Five Lessons U.S. Hospitals Can Take From Haiti

Scott Wallask, January 19, 2010

Although the earthquake in Haiti has resulted in extreme emergency response situations that may never be repeated in this country, U.S. hospitals can nonetheless take away points that might prompt revisions to their emergency contingency plans.

There are several universal aspects of the quake response to consider:

Communications. It's become mundane to say that communications systems will go down in any emergency, but Haiti's circumstances have strictly reinforced that notion, as there are likely areas of the country with zero modern communication devices operating right now. Although satellite phones are a good option in such cases, that equipment is expensive for American hospitals. Human messengers are a last-ditch effort that U.S. healthcare facilities should build into their emergency operations plans in case communications equipment fails completely.

Morgues. The aftermath of Hurricane Katrina didn't see death tolls approach anything close to the estimated casualties in Haiti. U.S. hospital emergency planners probably can't reasonably design for tens of thousands of deaths after a disaster, but even several hundred deaths in a community would overrun morgues. Furthermore, the idea of burying the dead in mass graves may not be accepted by the American public. If your plans don't already account for large-scale body counts, contact owners of climate-controlled buildings, such as ice rinks and refrigeration warehouses, to find out how they may be able to help with temporary morgue set-ups.

Secondary triage sites. Many healthcare regulators require hospitals to establish alternative care sites if a primary location becomes untenable. Hospitals have suffered extensive damage from natural disasters in the United States, so in ways, Haiti's situation does ring true in terms of healthcare buildings being unavailable for treatment. An excellent disaster drill scenario could involve how caregivers will deal with triage should the main hospital be totally shut down.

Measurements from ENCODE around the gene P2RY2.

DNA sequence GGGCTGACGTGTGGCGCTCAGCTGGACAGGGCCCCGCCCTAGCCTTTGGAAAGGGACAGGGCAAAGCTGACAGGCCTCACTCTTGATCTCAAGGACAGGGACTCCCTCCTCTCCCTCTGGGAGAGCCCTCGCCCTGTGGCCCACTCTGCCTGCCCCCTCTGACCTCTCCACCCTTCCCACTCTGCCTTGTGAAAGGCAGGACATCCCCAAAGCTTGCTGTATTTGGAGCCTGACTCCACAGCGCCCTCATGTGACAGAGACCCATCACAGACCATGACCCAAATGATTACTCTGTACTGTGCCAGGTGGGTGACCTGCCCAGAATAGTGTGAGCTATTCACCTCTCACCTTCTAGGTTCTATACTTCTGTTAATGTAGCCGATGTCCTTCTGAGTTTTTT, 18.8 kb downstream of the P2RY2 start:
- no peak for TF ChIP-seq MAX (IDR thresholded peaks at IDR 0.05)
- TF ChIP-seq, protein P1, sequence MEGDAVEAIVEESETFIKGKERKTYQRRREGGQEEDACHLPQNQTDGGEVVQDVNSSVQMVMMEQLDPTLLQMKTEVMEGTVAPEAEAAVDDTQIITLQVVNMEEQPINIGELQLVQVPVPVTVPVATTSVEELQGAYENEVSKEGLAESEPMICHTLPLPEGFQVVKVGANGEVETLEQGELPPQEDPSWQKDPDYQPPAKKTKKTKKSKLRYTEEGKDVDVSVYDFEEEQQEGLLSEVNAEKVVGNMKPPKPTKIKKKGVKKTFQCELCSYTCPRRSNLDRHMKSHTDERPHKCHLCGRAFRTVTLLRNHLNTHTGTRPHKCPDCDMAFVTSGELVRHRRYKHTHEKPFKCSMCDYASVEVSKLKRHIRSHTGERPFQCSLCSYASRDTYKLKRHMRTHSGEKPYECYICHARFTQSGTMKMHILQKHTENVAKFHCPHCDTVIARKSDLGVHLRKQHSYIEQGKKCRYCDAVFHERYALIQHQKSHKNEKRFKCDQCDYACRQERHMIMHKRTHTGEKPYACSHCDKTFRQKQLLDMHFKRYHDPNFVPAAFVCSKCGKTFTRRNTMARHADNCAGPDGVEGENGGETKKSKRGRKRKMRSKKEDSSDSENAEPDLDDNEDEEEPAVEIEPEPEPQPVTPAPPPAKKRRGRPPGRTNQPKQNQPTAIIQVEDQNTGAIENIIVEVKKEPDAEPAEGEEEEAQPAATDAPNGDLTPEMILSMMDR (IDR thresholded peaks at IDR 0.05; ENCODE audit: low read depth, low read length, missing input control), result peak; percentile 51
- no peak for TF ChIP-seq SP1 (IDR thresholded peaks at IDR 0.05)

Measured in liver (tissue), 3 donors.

The 96-hour period. The Joint Commission mandates that its accredited hospitals identify their capabilities to survive without outside help from the community for up to 96 hours following a disaster. If a hospital determines it couldn't last that long without help, it must establish contingency plans, such as evacuations. The grim scenes in Haiti show what can happen when days go by without outside assistance, so hospitals on U.S. soil should take the opportunity to critically review their 96-hour planning, including security measures that may be necessary to protect property and resources.

Freeing up beds for victims. Patients from Haiti have been air-lifted to hospitals in the United States for treatment. Regardless of whether such casualties come from a foreign country or a domestic disaster, this contingency requires far-flung medical centers to rapidly free up beds. Hospital emergency plans should address the criteria and time frame involved in discharging patients to make room for incoming casualties.

Scott Wallask Scott Wallask is senior managing editor for the Hospital Safety Center. He can be reached at
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